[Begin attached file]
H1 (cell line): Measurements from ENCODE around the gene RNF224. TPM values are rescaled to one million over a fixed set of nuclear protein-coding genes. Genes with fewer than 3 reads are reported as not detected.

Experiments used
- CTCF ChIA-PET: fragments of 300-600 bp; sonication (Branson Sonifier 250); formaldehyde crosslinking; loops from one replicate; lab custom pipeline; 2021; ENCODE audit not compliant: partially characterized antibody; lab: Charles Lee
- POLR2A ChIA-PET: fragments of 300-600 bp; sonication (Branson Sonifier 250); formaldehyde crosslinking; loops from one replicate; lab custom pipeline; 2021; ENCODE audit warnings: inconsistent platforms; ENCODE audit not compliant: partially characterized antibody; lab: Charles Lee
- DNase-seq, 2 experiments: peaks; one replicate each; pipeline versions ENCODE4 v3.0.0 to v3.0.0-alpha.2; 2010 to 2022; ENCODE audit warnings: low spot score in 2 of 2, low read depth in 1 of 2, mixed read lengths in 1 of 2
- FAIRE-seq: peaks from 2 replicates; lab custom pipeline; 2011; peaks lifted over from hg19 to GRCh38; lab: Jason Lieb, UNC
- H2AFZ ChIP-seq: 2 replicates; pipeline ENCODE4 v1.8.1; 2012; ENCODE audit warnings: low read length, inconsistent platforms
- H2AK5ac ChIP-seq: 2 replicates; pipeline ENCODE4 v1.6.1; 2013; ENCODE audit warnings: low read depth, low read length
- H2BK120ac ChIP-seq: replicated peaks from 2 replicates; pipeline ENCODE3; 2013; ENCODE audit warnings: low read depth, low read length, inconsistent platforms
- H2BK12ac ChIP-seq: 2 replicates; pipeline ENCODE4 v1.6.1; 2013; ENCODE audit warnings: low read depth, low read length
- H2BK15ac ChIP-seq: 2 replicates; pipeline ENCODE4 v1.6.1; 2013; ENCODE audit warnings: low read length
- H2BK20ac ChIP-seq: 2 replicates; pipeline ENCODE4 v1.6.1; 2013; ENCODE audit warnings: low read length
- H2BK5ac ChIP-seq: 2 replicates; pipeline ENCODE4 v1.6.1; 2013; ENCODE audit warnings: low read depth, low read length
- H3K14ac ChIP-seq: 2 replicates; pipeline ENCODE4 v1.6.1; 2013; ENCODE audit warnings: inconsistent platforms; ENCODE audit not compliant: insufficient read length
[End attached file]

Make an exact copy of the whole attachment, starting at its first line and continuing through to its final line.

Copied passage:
H1 (cell line): Measurements from ENCODE around the gene RNF224. TPM values are rescaled to one million over a fixed set of nuclear protein-coding genes. Genes with fewer than 3 reads are reported as not detected.

Experiments used
- CTCF ChIA-PET: fragments of 300-600 bp; sonication (Branson Sonifier 250); formaldehyde crosslinking; loops from one replicate; lab custom pipeline; 2021; ENCODE audit not compliant: partially characterized antibody; lab: Charles Lee
- POLR2A ChIA-PET: fragments of 300-600 bp; sonication (Branson Sonifier 250); formaldehyde crosslinking; loops from one replicate; lab custom pipeline; 2021; ENCODE audit warnings: inconsistent platforms; ENCODE audit not compliant: partially characterized antibody; lab: Charles Lee
- DNase-seq, 2 experiments: peaks; one replicate each; pipeline versions ENCODE4 v3.0.0 to v3.0.0-alpha.2; 2010 to 2022; ENCODE audit warnings: low spot score in 2 of 2, low read depth in 1 of 2, mixed read lengths in 1 of 2
- FAIRE-seq: peaks from 2 replicates; lab custom pipeline; 2011; peaks lifted over from hg19 to GRCh38; lab: Jason Lieb, UNC
- H2AFZ ChIP-seq: 2 replicates; pipeline ENCODE4 v1.8.1; 2012; ENCODE audit warnings: low read length, inconsistent platforms
- H2AK5ac ChIP-seq: 2 replicates; pipeline ENCODE4 v1.6.1; 2013; ENCODE audit warnings: low read depth, low read length
- H2BK120ac ChIP-seq: replicated peaks from 2 replicates; pipeline ENCODE3; 2013; ENCODE audit warnings: low read depth, low read length, inconsistent platforms
- H2BK12ac ChIP-seq: 2 replicates; pipeline ENCODE4 v1.6.1; 2013; ENCODE audit warnings: low read depth, low read length
- H2BK15ac ChIP-seq: 2 replicates; pipeline ENCODE4 v1.6.1; 2013; ENCODE audit warnings: low read length
- H2BK20ac ChIP-seq: 2 replicates; pipeline ENCODE4 v1.6.1; 2013; ENCODE audit warnings: low read length
- H2BK5ac ChIP-seq: 2 replicates; pipeline ENCODE4 v1.6.1; 2013; ENCODE audit warnings: low read depth, low read length
- H3K14ac ChIP-seq: 2 replicates; pipeline ENCODE4 v1.6.1; 2013; ENCODE audit warnings: inconsistent platforms; ENCODE audit not compliant: insufficient read length